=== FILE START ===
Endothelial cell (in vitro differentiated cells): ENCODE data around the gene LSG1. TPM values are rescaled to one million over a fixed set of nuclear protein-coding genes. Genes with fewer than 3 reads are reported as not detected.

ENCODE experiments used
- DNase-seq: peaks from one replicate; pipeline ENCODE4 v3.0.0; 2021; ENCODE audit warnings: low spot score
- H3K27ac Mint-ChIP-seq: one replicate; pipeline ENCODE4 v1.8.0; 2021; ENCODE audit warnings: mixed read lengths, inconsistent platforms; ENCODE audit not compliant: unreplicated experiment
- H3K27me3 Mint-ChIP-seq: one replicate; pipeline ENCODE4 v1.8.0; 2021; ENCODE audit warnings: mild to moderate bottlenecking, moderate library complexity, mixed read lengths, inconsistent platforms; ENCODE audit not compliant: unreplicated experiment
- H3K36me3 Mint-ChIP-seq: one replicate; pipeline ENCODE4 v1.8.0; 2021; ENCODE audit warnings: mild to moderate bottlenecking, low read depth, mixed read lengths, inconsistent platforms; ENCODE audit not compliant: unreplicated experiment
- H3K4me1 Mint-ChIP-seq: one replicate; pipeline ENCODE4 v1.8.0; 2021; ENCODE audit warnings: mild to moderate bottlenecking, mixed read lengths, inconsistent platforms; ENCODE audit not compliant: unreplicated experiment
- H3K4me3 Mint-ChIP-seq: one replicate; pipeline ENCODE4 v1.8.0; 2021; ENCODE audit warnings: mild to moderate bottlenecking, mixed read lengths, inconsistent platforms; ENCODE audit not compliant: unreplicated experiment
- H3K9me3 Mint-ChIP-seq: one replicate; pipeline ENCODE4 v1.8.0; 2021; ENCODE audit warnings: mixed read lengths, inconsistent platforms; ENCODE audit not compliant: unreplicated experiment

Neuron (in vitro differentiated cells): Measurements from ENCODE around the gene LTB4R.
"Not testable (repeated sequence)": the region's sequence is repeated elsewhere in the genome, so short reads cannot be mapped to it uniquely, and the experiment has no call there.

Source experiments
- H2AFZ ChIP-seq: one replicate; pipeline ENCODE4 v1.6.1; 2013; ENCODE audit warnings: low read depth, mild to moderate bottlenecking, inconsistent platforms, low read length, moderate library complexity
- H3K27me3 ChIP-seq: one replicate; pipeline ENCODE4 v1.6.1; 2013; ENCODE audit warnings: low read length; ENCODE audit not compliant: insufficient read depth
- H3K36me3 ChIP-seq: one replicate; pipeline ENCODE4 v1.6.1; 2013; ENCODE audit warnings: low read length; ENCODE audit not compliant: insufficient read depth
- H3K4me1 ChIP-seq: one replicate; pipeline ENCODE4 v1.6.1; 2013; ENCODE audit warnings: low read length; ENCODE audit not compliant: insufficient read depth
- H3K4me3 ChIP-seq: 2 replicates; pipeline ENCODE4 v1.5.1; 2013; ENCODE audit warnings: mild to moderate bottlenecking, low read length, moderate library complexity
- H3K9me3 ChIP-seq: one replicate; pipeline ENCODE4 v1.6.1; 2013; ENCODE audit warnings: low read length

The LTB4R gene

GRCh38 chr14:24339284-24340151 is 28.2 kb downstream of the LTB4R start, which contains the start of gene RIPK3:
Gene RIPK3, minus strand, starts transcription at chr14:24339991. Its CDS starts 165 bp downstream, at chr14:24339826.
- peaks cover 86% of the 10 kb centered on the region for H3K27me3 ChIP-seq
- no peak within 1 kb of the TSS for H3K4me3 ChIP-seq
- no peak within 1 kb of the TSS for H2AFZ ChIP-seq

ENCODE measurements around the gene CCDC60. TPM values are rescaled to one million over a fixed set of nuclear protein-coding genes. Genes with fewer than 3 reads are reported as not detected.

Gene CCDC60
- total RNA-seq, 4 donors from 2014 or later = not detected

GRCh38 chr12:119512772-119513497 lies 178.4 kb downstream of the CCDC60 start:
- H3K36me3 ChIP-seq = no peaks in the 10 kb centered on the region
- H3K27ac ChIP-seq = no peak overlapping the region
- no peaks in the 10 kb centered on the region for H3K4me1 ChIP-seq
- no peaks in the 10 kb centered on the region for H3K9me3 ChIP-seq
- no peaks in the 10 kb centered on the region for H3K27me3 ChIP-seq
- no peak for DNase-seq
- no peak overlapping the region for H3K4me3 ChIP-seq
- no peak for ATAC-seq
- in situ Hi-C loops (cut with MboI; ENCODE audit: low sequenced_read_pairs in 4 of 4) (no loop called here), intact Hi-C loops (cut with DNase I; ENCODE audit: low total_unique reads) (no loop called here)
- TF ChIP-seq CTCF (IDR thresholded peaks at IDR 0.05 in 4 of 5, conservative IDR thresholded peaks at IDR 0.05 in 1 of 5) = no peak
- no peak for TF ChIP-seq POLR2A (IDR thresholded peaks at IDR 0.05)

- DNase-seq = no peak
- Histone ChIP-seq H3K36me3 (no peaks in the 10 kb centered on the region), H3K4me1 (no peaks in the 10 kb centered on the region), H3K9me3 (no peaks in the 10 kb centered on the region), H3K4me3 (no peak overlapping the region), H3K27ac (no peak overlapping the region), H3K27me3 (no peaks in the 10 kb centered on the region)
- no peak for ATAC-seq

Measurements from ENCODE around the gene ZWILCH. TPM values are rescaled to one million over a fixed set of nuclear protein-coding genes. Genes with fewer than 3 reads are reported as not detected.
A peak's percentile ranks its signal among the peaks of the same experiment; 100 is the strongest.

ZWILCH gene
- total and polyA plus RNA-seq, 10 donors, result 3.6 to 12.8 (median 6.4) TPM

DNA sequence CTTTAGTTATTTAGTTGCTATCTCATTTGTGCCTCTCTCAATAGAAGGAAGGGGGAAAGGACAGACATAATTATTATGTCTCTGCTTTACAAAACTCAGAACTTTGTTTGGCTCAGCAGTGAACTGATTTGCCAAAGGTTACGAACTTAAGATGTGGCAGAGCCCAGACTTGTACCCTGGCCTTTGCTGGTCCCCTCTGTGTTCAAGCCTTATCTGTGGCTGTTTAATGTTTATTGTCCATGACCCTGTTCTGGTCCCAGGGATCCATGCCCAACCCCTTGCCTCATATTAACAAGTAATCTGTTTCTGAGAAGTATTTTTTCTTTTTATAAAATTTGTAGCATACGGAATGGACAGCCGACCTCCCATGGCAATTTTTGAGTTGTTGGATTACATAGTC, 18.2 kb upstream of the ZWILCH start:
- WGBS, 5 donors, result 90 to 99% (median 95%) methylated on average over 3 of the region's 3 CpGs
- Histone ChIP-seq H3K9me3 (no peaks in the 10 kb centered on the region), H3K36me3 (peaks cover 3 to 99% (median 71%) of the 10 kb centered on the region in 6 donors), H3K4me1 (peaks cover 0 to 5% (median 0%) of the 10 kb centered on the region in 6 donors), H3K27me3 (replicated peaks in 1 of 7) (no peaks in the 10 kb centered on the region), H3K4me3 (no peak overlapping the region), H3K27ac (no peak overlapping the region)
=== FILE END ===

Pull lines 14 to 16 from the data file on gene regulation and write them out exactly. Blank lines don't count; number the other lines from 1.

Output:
- H3K27me3 ChIP-seq: one replicate; pipeline ENCODE4 v1.6.1; 2013; ENCODE audit warnings: low read length; ENCODE audit not compliant: insufficient read depth
- H3K36me3 ChIP-seq: one replicate; pipeline ENCODE4 v1.6.1; 2013; ENCODE audit warnings: low read length; ENCODE audit not compliant: insufficient read depth
- H3K4me1 ChIP-seq: one replicate; pipeline ENCODE4 v1.6.1; 2013; ENCODE audit warnings: low read length; ENCODE audit not compliant: insufficient read depth